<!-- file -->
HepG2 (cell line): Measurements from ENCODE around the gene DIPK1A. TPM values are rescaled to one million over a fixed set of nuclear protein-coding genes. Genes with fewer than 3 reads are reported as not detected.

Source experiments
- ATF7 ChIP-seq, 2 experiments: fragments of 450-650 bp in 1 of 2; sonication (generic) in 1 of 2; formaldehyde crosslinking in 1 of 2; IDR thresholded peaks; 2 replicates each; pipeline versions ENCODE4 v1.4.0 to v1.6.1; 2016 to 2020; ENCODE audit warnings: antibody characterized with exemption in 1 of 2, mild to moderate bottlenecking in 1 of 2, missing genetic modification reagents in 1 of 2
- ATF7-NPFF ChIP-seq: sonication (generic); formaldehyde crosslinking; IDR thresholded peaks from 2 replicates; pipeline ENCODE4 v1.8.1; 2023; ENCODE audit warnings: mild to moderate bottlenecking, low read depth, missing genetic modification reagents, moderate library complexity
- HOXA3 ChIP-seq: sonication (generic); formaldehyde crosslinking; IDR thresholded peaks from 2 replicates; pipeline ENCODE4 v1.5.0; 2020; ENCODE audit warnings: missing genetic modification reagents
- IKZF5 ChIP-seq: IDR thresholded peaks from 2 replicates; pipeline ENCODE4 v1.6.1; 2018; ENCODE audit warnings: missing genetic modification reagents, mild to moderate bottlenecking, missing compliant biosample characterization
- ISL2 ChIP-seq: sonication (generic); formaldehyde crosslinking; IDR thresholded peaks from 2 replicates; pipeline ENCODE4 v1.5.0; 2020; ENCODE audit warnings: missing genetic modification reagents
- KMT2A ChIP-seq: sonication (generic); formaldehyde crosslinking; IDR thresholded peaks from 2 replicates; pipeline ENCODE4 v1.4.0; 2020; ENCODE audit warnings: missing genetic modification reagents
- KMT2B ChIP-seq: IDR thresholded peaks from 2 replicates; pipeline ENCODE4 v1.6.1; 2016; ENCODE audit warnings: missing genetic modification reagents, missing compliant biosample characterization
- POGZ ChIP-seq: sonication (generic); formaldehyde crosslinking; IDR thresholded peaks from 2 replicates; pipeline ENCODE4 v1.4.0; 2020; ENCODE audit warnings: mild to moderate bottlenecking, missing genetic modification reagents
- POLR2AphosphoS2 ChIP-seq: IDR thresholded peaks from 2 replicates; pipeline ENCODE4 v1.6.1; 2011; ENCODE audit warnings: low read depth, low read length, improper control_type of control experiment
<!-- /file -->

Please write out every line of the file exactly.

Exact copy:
HepG2 (cell line): Measurements from ENCODE around the gene DIPK1A. TPM values are rescaled to one million over a fixed set of nuclear protein-coding genes. Genes with fewer than 3 reads are reported as not detected.

Source experiments
- ATF7 ChIP-seq, 2 experiments: fragments of 450-650 bp in 1 of 2; sonication (generic) in 1 of 2; formaldehyde crosslinking in 1 of 2; IDR thresholded peaks; 2 replicates each; pipeline versions ENCODE4 v1.4.0 to v1.6.1; 2016 to 2020; ENCODE audit warnings: antibody characterized with exemption in 1 of 2, mild to moderate bottlenecking in 1 of 2, missing genetic modification reagents in 1 of 2
- ATF7-NPFF ChIP-seq: sonication (generic); formaldehyde crosslinking; IDR thresholded peaks from 2 replicates; pipeline ENCODE4 v1.8.1; 2023; ENCODE audit warnings: mild to moderate bottlenecking, low read depth, missing genetic modification reagents, moderate library complexity
- HOXA3 ChIP-seq: sonication (generic); formaldehyde crosslinking; IDR thresholded peaks from 2 replicates; pipeline ENCODE4 v1.5.0; 2020; ENCODE audit warnings: missing genetic modification reagents
- IKZF5 ChIP-seq: IDR thresholded peaks from 2 replicates; pipeline ENCODE4 v1.6.1; 2018; ENCODE audit warnings: missing genetic modification reagents, mild to moderate bottlenecking, missing compliant biosample characterization
- ISL2 ChIP-seq: sonication (generic); formaldehyde crosslinking; IDR thresholded peaks from 2 replicates; pipeline ENCODE4 v1.5.0; 2020; ENCODE audit warnings: missing genetic modification reagents
- KMT2A ChIP-seq: sonication (generic); formaldehyde crosslinking; IDR thresholded peaks from 2 replicates; pipeline ENCODE4 v1.4.0; 2020; ENCODE audit warnings: missing genetic modification reagents
- KMT2B ChIP-seq: IDR thresholded peaks from 2 replicates; pipeline ENCODE4 v1.6.1; 2016; ENCODE audit warnings: missing genetic modification reagents, missing compliant biosample characterization
- POGZ ChIP-seq: sonication (generic); formaldehyde crosslinking; IDR thresholded peaks from 2 replicates; pipeline ENCODE4 v1.4.0; 2020; ENCODE audit warnings: mild to moderate bottlenecking, missing genetic modification reagents
- POLR2AphosphoS2 ChIP-seq: IDR thresholded peaks from 2 replicates; pipeline ENCODE4 v1.6.1; 2011; ENCODE audit warnings: low read depth, low read length, improper control_type of control experiment